After the Colts clinched a playoff birth with one regular season game to go, there was a lot of speculation that the Colts might rest some of their players for at least part of the season finale against the Texans (who, by the way, won their playoff game).
The confident Colts coaches and their players shrugged off the suggestion and instead went for the kill against their division rivals. The Colts defeated the Texans, but one has to wonder if that victory came at a cost. Against the Ravens, the Colts simply could not muster the level of energy needed to take advantage of the Ravens’ gaffes.
I made an earlier suggestion that the Colts’ coaches made an error by not resting some of their players in the second half of the Texans game.
The Colts' rookie class saw some significant playing time this season and again on Sunday against the Ravens. NFL rookies often hit a wall after the 12th game of the season because they have never played more than 12 games in any football season.
Against the Ravens, five of the seven players who caught passes from Andrew Luck were fellow rookies who were also playing in their 17th game of the season.
Several plays in the Colts’ fourth-quarter attempted comeback illustrate the effects of the long NFL season.
With 6:34 left in the game, Luck scrambled for 18 yards and a first down at the Ravens’ 27. On the next play, he had Reggie Wayne open on the post route for a touchdown but under-threw the ball by a good five yards.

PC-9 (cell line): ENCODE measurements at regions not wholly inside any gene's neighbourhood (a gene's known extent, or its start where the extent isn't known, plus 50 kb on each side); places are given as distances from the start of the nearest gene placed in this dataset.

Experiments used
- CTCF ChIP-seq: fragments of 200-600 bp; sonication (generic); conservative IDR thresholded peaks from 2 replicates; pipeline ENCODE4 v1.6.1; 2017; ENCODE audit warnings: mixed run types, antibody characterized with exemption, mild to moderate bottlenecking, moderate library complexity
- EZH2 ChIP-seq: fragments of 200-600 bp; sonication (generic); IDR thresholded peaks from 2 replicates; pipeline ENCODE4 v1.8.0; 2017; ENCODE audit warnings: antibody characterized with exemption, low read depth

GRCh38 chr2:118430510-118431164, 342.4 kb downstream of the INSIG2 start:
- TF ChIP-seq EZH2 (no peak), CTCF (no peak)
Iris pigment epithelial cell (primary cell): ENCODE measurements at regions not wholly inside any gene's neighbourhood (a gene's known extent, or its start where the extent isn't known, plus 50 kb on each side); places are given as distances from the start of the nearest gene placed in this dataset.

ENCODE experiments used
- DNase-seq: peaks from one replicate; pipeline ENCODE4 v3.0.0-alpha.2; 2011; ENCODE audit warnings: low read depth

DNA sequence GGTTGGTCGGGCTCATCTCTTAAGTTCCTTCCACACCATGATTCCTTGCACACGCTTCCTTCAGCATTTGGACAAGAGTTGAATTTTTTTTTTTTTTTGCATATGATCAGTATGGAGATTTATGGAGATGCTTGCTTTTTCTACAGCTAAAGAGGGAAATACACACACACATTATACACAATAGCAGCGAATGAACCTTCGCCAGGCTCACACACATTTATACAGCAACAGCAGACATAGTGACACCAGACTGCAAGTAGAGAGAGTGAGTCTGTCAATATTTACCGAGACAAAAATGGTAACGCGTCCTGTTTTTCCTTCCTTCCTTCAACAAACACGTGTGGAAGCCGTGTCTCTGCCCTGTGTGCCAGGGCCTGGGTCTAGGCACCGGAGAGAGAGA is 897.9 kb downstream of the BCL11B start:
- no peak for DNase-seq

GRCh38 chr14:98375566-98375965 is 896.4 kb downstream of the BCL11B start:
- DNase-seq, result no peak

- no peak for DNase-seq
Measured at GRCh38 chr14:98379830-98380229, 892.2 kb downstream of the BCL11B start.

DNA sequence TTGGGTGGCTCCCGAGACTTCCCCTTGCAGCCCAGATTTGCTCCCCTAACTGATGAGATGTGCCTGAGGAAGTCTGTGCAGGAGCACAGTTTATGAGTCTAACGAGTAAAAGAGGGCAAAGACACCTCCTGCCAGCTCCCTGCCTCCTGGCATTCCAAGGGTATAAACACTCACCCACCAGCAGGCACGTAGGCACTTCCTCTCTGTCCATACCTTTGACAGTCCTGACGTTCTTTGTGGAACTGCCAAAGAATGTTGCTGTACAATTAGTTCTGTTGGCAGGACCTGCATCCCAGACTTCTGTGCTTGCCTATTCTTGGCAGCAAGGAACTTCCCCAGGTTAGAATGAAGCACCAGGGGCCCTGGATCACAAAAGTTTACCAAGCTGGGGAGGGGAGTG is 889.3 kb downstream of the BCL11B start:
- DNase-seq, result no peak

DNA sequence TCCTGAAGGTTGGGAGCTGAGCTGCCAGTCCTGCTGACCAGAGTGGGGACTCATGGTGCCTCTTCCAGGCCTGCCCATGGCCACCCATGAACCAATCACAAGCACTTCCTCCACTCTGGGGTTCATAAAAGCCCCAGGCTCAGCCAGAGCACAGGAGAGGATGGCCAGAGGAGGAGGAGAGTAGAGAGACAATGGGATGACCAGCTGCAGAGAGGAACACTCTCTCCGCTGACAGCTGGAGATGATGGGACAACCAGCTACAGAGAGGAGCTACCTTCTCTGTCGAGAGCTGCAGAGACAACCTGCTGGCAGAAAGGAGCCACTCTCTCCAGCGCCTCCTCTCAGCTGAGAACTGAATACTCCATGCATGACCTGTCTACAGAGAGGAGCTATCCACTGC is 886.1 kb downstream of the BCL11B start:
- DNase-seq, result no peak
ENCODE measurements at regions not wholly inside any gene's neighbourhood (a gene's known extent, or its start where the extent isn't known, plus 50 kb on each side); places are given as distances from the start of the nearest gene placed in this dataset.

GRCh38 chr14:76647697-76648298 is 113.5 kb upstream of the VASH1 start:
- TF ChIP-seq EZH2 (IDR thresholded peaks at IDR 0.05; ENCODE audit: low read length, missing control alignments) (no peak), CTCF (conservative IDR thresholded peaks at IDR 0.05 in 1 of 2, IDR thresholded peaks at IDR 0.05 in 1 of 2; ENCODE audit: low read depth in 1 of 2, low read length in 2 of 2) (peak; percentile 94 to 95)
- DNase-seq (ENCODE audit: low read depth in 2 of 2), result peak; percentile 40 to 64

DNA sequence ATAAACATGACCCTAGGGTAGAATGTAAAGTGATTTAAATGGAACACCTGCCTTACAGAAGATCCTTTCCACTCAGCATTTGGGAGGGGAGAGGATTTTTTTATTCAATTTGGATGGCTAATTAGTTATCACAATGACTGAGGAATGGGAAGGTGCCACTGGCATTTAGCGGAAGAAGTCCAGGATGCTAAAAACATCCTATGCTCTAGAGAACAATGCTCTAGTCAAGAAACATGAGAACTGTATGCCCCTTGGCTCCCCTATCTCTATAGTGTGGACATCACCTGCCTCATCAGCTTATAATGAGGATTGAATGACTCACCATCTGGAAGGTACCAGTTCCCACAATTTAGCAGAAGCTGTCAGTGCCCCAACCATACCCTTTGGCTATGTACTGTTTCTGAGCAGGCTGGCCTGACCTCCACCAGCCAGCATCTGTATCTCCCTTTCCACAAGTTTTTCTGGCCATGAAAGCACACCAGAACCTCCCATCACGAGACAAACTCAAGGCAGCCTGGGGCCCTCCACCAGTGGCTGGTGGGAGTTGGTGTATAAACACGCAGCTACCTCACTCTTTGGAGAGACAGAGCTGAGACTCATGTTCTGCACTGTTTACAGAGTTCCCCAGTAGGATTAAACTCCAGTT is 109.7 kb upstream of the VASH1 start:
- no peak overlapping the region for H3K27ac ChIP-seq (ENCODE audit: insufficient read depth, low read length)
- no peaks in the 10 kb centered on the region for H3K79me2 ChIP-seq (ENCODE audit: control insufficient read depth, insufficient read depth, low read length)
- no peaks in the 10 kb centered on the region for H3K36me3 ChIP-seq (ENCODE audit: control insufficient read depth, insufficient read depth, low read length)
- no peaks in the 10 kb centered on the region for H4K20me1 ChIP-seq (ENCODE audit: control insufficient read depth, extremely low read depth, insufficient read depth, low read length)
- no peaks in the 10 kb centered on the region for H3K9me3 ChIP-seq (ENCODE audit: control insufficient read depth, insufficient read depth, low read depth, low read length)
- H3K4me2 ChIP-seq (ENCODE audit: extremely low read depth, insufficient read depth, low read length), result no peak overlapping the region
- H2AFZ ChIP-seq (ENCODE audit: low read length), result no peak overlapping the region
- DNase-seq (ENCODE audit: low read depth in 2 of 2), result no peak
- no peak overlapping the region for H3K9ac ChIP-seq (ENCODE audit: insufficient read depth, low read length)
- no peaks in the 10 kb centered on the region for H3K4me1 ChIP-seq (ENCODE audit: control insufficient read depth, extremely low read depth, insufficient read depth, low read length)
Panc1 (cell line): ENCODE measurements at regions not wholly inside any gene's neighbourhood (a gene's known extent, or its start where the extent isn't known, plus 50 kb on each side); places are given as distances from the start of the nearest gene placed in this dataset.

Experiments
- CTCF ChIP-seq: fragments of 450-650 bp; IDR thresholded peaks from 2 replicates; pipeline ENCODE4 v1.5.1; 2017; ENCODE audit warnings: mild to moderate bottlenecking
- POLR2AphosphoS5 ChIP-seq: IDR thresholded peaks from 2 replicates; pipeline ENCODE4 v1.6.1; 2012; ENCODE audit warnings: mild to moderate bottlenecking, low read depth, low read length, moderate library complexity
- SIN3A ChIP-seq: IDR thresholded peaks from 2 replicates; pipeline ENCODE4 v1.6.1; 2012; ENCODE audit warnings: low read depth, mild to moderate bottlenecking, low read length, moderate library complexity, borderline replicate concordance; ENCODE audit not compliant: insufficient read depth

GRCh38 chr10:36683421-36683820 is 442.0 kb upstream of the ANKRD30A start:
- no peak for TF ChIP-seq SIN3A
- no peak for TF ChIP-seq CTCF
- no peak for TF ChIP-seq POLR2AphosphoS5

Three plays later, the Ravens ran a zone blitz, and Luck turned away from the dropping Ravens defenseman and tried to hit Wayne on the opposite sideline. Luck simply reacted and failed to check the coverage on the side of the field opposite the zoned blitz. Ravens cornerback Corey Graham jumped Wayne’s out route. He tipped the ball at the Ravens' 15-yard line to his wingman cornerback Cary Williams, who returned the interception to the Colts’ 44.
Luck attempted 54 passes, was sacked three times and avoided sacks four times by scrambling for 38 yards. He faced a buffet of Ravens’ blitz packages, especially in obvious passing downs. As a result of the pressure, Luck was picking himself up off the turf all day.
It is reasonable to speculate that the game took its toll on Luck, and he ran out of gas—physically and mentally—at the point of the game that he had owned all season. Even commentator Phil Simms suggested that Luck, despite his remarkable athletic gifts, should be exhausted by his first full NFL campaign.
Just before Luck’s interception, he had rookie tight end Dwayne Allen open for a first down, but Allen couldn’t keep his feet on a simple turn-out route, and the pass sailed incomplete. In the previous fourth quarter series, rookie T.Y. Hilton also slipped and missed a sure completion.
The Colts' last desperate drive ended at the Ravens’ 38-yard line when rookie running back Vick Ballard dropped a potential first down catch on fourth down. The Colts’ rookie pass-catchers dropped at least eight of Luck’s 54 passes.
The O-line was banged up and lost two linemen before the fourth quarter, while the defense, which gave up ten plays of 18 yards or more, suffered several players who lost some plays due to injuries.
No one will ever know if some rest in the last week of the season would have helped the rookies and walking wounded, but we do know that even fine-tuned human bodies need recovery in order to perform at peak efficiency.
In the fourth quarter of their final game, the Colts simply could not muster the performance level necessary to pull off yet another come-from-behind win.